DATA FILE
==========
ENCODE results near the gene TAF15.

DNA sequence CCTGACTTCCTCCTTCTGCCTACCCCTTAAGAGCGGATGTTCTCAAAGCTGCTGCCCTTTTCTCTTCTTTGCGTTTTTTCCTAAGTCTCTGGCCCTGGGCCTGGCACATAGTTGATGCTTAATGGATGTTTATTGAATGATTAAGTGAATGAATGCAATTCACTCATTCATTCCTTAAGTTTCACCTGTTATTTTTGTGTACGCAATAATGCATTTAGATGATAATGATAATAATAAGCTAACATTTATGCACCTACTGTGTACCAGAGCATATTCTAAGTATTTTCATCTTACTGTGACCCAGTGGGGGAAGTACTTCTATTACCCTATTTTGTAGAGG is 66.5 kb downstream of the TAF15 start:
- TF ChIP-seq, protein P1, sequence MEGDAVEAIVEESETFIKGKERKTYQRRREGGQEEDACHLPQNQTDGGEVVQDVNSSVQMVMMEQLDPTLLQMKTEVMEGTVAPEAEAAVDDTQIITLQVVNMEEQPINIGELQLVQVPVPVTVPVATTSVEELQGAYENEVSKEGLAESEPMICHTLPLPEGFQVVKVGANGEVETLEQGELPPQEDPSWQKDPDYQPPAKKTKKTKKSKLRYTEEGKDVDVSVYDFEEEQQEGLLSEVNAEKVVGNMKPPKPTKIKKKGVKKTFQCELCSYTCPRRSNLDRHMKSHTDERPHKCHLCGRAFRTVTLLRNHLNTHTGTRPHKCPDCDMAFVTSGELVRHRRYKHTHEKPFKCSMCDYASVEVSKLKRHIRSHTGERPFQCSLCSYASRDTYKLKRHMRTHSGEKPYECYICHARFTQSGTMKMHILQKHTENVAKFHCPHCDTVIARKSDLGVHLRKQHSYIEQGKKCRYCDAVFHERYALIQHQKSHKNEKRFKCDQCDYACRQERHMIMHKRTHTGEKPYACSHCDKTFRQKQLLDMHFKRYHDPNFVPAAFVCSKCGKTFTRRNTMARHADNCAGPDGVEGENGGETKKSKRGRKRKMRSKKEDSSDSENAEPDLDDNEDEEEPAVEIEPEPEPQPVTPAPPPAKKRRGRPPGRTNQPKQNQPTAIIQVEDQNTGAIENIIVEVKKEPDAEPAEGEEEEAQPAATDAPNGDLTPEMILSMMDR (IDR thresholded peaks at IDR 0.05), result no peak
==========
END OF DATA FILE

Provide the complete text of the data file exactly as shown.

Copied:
ENCODE results near the gene TAF15.

DNA sequence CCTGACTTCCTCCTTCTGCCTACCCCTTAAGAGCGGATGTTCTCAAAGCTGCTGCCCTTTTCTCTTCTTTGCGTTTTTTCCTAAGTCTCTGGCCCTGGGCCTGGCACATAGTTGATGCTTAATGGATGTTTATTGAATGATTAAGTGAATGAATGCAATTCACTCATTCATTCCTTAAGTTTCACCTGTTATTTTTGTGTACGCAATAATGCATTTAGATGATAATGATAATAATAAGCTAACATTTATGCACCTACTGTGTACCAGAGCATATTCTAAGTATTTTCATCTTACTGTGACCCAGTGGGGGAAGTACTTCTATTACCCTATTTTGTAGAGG is 66.5 kb downstream of the TAF15 start:
- TF ChIP-seq, protein P1, sequence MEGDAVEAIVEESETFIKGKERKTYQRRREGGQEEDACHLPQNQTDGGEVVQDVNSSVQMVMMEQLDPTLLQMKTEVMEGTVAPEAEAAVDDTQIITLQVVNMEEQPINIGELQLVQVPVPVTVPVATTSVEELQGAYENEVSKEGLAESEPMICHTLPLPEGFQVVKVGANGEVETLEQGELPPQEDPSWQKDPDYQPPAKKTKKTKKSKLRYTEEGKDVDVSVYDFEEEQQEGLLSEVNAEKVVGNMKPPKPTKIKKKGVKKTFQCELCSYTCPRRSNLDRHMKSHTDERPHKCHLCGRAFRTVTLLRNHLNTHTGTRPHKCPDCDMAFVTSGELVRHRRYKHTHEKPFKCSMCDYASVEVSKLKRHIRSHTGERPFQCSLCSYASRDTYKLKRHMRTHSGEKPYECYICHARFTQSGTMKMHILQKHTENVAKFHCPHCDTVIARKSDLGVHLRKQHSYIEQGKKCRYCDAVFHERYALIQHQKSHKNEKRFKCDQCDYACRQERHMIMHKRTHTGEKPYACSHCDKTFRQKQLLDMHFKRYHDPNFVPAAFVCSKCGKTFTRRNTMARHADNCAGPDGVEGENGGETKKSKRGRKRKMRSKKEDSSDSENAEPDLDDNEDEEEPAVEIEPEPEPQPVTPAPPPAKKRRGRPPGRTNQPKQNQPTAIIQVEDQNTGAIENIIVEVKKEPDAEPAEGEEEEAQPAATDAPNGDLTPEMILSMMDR (IDR thresholded peaks at IDR 0.05), result no peak